Posts By: Guest Blogger
As the month of June comes to an end, I took a moment to think about what I did this month to celebrate Pride, a month dedicated to honor the 1969 Stonewall riots in Manhattan, and I did what allies to the LGBTQ community sometimes fail to do: I took a seat. Pride Month was established in 1995 as a month to honor the 1969 Stonewall riots, which was a tipping point in the Gay Liberation Movement. It’s a time where friends, families, organizations and institutions nationwide take a moment to recognize the impact that LGBTQ individuals have had on our history. It is not however an opportunity for straight people to hook-up, contrary to what thoughtless and offensive articles might say. Earlier this month, the website Brightest Young Things… Read more »
Responding to dating violence among LGBTQ youth should be a reproductive justice priority. Not only do LGBTQ young people experience higher rates of relationship violence than their peers, they also face unique obstacles in trying to get help. These realities put young people’s sexual and reproductive health at risk. In standing up for youth health and rights, we need demand prevention efforts—including comprehensive sex education—that are LGBTQ-inclusive, respect young people’s relationships, and empower them with the information they need to make healthy and responsible decisions.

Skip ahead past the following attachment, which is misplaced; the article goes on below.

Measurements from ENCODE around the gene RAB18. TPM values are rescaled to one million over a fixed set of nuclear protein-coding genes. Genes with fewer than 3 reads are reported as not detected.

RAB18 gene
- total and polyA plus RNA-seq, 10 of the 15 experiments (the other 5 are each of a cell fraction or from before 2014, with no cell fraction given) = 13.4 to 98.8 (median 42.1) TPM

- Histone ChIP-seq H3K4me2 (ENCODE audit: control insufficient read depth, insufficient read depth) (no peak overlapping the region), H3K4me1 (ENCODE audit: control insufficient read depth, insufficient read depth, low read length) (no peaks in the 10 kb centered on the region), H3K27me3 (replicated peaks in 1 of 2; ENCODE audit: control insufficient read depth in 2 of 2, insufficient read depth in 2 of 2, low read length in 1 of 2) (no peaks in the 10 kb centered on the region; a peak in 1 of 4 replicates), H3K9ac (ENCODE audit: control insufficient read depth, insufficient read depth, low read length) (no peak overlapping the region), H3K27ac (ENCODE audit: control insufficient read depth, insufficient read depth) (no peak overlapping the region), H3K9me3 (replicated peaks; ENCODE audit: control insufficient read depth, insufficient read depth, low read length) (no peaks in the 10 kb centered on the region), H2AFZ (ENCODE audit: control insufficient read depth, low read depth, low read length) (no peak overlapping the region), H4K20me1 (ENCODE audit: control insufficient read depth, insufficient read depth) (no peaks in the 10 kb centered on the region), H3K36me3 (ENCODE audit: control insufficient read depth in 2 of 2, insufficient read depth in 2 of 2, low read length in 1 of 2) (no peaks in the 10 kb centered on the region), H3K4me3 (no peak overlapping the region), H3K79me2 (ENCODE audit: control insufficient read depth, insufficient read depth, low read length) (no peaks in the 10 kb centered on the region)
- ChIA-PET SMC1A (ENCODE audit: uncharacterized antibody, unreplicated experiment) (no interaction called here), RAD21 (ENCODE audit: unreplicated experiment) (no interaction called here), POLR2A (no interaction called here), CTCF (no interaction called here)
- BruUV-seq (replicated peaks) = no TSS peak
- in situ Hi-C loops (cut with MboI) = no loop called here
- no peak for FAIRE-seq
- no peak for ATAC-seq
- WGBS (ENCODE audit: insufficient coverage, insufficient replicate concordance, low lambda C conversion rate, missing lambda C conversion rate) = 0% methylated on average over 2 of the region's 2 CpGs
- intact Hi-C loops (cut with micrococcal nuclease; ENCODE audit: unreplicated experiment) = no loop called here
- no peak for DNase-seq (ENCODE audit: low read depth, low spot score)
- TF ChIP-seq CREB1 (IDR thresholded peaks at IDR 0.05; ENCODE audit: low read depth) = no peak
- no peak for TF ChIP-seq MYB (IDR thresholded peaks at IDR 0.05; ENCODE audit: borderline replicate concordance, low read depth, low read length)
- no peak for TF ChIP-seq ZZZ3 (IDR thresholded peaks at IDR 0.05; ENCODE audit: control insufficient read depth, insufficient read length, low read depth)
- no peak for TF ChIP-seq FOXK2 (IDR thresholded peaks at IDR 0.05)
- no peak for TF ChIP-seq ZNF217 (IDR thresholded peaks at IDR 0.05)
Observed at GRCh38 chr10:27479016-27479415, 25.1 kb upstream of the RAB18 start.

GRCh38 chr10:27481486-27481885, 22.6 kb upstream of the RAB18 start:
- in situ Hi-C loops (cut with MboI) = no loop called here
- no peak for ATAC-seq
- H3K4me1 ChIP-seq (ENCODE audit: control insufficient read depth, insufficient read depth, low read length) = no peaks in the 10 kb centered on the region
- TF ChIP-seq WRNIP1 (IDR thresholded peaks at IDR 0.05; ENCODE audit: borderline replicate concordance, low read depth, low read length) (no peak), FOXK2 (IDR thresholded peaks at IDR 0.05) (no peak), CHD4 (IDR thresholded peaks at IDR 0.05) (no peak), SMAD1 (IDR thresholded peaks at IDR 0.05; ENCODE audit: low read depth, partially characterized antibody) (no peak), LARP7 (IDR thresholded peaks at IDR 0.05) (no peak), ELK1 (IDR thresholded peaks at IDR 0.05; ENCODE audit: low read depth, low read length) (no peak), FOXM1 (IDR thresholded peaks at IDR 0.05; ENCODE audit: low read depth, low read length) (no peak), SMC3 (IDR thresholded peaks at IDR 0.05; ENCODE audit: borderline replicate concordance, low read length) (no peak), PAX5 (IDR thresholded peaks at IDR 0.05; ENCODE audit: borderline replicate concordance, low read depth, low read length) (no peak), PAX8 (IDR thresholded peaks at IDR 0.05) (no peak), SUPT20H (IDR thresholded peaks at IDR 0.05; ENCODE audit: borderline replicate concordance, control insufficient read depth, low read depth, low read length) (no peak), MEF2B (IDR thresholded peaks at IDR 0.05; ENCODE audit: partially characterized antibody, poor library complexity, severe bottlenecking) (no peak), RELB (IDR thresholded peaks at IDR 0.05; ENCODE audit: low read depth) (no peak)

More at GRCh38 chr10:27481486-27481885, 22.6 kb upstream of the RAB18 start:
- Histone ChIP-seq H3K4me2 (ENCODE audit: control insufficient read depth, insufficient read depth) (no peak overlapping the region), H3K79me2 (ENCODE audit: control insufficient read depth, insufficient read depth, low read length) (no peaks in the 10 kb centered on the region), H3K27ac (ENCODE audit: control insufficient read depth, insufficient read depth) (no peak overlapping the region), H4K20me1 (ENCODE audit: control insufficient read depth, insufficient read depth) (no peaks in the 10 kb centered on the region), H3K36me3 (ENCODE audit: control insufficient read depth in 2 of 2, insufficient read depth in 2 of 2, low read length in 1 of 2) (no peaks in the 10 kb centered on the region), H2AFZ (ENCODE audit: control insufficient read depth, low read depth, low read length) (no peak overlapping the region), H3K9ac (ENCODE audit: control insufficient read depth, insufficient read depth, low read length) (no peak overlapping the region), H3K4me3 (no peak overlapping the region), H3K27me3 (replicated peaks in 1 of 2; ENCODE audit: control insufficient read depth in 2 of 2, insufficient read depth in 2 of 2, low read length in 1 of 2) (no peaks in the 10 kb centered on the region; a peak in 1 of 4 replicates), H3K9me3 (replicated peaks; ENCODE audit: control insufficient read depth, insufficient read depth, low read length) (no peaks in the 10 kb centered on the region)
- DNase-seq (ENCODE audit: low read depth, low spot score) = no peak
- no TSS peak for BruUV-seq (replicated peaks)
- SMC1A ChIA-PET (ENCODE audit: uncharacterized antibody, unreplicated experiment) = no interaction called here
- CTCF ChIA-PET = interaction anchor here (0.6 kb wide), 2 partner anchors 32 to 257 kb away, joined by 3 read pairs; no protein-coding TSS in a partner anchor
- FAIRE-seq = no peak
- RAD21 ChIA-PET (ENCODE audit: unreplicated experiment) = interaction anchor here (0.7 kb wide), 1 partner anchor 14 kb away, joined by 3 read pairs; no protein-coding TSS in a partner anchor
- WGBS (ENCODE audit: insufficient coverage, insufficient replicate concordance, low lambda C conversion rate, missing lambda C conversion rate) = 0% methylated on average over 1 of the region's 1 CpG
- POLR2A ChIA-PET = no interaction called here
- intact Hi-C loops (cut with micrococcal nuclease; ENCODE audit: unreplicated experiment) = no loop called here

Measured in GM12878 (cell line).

I kicked off my pride celebration early in Washington, DC during Memorial Day Weekend. It was DC’s annual Black Pride weekend and I had a great time being in the company of so many other people who identified as black, queer, and female. But even in the relative isolation of those parties and events, our existence was not homogeneous. With the Defense of Marriage Act defeated last year, and states across the country challenging their same-sex marriage bans in a domino effect it’s safe to say that there is definitely a culture shift happening in the United States when it comes to same-sex couples. But many of us know that marriage is not the sole issue facing our community. While movements are carrying on across the country for racial justice,… Read more »